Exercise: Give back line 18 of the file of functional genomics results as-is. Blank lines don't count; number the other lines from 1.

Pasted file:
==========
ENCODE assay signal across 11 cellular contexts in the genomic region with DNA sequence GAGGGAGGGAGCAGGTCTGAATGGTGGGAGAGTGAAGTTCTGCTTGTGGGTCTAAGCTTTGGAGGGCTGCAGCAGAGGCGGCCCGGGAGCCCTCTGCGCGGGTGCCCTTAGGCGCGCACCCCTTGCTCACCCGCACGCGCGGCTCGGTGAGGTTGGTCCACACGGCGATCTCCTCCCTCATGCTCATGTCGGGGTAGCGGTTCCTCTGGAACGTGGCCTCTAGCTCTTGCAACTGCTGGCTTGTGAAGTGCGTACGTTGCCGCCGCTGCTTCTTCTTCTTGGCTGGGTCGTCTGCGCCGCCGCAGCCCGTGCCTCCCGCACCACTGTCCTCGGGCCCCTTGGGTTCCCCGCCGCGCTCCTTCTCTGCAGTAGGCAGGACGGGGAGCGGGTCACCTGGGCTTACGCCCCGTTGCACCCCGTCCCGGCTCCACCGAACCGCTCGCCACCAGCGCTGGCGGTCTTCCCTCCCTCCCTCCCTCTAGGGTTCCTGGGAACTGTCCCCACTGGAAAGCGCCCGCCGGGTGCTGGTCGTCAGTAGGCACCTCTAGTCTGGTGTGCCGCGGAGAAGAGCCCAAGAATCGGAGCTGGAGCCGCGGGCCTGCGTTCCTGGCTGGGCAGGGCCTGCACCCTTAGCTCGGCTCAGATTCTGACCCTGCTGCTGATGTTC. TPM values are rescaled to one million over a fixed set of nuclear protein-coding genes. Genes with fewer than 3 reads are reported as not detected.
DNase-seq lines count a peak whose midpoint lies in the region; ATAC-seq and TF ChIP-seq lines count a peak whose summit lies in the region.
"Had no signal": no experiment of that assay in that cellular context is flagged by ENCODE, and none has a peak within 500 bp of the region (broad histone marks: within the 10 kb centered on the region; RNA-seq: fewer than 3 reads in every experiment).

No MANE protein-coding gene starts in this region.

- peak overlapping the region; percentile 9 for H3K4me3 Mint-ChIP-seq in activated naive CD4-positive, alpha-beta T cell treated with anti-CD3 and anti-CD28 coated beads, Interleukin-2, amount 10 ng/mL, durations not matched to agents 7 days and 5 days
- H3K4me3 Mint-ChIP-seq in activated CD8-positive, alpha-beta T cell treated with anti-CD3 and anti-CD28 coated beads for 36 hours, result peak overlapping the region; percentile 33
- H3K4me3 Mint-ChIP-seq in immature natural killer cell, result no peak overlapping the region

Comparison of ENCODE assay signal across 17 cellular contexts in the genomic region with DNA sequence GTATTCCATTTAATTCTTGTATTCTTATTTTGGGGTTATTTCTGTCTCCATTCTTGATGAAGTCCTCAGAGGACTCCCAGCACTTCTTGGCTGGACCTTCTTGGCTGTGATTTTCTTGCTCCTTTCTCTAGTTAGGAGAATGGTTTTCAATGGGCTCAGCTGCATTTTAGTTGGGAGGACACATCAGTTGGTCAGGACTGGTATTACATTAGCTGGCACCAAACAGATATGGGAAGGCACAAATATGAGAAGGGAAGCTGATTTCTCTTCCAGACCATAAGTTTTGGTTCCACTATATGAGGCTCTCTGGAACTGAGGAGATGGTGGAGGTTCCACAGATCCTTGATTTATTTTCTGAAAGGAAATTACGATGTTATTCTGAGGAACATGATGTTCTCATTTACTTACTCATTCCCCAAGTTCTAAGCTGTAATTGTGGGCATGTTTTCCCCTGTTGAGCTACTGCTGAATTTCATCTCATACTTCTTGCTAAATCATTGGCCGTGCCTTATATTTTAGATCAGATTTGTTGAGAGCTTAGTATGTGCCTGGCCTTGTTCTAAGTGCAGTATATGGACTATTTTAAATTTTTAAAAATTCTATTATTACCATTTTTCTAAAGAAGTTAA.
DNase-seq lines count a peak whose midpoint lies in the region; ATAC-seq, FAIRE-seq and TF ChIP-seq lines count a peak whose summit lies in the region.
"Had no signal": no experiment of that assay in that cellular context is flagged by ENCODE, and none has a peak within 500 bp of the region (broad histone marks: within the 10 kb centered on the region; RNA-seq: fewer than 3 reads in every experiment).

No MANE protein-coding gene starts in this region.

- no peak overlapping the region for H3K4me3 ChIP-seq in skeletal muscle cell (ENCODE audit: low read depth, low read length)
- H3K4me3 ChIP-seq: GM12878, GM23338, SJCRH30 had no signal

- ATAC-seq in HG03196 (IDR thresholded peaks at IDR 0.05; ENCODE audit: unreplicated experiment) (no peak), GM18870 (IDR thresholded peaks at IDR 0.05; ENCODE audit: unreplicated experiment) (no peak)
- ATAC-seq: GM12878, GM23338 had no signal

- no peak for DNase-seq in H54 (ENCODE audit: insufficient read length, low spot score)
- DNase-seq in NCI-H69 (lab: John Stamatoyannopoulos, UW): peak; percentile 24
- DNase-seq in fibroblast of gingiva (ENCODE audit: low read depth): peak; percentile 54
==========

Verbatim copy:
- DNase-seq in fibroblast of gingiva (ENCODE audit: low read depth): peak; percentile 54